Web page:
Friday, January 23, 2009

Deconstructing The Shack

Gospel-Drive Blog is reposting Dr. James DeYoung's critique of The Shack. I spoke with a woman in a physician's office the other day who was reading the book, and I wish I'd read Dr. DeYoung's essay before that conversation.


Blogger David Cooke said...

Thanks for this-I likewise recently faced a room full of Christians who had been overwhelmed by this book and I was the sole cautionary voice. I felt I floundered rather like you describe. Very helpful.

12:42 AM, January 24, 2009  
Blogger Milton Stanley said...

Glad to hear it. Thanks for letting me know.

8:55 AM, January 26, 2009  
Blogger Bill Gnade said...

Dear Milton,

I read "The Shack" last year. It is impossible for me to share with you the many ways I found the book utterly repugnant. I hated it thoroughly. Not only was it doctrinally deficient and puerile, it was downright cheesy. And that's just what was good about it.

Like many Christians, I stood incredulous at the reaction I got when I bluntly stated that I hated the book. Some of my church friends reacted as if I was doubting the inerrancy of the Holy Bible. Others dismissed me as being too analytical, too "serious." You know what I mean: I was rejected as being "too intellectual" and that I was guilty of "thinking too much."

But the fact is the book is taking hold in large part because it is so "effective." I recently saw a TV interview with the author; he justified the work by citing the many lives the story has touched. And I cannot deny that lives have been touched. I suggested to a friend of mine who writes young adult fiction that she read it; she had lost her only children (two sons) in less than a year. I figured that she, being a devout Christian and excellent thinker -- and very outspoken about how poorly Christians minister to grieving friends -- I figured she'd pan the book. Instead, she lauded it beyond the heavens. She found comfort and solace; she thought the book completely effective.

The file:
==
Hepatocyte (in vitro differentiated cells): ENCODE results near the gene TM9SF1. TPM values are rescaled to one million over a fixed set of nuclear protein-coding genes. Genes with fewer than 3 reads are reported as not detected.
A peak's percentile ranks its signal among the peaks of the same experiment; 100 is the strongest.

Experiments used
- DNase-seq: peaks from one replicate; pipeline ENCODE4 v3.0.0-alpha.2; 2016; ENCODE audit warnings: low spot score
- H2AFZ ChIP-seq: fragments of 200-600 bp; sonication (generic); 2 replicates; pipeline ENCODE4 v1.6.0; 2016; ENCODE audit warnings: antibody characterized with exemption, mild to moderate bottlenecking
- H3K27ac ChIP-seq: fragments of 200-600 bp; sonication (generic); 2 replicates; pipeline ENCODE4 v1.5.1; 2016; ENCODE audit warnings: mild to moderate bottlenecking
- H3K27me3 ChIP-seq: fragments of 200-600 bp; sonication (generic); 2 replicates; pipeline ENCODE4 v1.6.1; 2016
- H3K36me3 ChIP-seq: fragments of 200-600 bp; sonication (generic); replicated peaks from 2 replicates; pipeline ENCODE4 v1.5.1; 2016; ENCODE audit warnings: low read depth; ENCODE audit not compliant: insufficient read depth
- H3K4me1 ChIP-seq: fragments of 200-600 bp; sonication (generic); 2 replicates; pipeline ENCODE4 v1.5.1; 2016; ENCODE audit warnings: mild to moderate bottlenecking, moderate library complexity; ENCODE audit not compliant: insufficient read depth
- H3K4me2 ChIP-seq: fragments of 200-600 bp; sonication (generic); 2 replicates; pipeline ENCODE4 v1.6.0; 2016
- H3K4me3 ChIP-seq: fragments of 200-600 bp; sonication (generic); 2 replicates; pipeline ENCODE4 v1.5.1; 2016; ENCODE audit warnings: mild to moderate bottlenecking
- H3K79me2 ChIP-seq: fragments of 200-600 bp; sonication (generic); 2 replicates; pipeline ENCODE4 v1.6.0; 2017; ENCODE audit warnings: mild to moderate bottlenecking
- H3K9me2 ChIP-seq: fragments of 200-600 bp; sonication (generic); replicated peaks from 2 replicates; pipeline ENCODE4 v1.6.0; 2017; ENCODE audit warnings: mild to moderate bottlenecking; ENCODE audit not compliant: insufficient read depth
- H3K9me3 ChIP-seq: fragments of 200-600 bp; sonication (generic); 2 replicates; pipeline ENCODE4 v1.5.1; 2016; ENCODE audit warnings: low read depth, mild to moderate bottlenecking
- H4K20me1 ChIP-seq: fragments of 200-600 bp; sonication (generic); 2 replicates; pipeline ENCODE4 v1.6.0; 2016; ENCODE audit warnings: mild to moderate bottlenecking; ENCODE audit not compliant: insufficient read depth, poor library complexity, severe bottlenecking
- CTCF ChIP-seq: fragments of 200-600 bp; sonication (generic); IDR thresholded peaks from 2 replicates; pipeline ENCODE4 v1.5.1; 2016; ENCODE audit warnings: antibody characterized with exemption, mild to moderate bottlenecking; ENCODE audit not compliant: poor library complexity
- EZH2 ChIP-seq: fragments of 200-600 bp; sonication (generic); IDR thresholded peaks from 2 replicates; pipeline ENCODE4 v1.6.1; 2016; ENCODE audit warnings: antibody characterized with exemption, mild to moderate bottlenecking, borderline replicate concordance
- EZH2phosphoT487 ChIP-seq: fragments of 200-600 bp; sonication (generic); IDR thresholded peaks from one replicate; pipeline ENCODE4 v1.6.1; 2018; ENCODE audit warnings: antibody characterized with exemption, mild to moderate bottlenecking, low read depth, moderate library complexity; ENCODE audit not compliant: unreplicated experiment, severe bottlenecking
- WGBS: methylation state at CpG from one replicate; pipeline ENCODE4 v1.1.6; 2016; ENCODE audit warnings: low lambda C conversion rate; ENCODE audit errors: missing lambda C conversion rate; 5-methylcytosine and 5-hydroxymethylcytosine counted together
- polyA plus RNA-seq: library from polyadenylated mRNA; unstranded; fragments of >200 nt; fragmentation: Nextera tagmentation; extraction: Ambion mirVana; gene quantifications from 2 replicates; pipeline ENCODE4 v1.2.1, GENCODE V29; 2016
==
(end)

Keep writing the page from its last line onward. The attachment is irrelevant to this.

Seriously, I find the whole thing positively dumbfounding.

I admit I found the scene in the cave, the "courtroom" scene, rather interesting. But in parts and as a whole, I thought the book really quite tacky. (Tawdry is really a better word, I think.) And sacrilegious comes to mind, too. (Granted, I did get sucked in by the abduction narrative; I am weak-kneed in the face of such violence against children.)

Lastly, I specifically felt that the book was anti-Catholic.



PS. I know I must always sound like a crank to you; I admit I am nearly always going off on something. But I am really a very jolly guy, impossible as that may sound. Let me put my review of "The Shack" this way: Jesus is my shepherd, and I know his voice. The voice I hear in "The Shack" is not one whit familiar.

Does that make sense?

9:28 PM, January 31, 2009  
Blogger Milton Stanley said...

Yes, it does make sense. And no, you don't sound like a crank.

Your observations that The Shack is being hailed as "effective" brings to mind a comment W.H. Auden once made illustrating the hazard of equating effectiveness with appropriateness. In Auden's day the issue was psychological Behaviorism, which treated human beings as mere stimulus-response machines. Defenders of behaviorism argued that, as much as we may not like it, Behaviorism "works." To this Auden replied (and I'm trying to quote here from memory), "Of course Behaviorism 'works.' So does torture. Give me a no-nonsense Behaviorist and a few electrical appliances, and in six months I'll have him reciting the Athanasian Creed in public."

10:10 AM, February 02, 2009  

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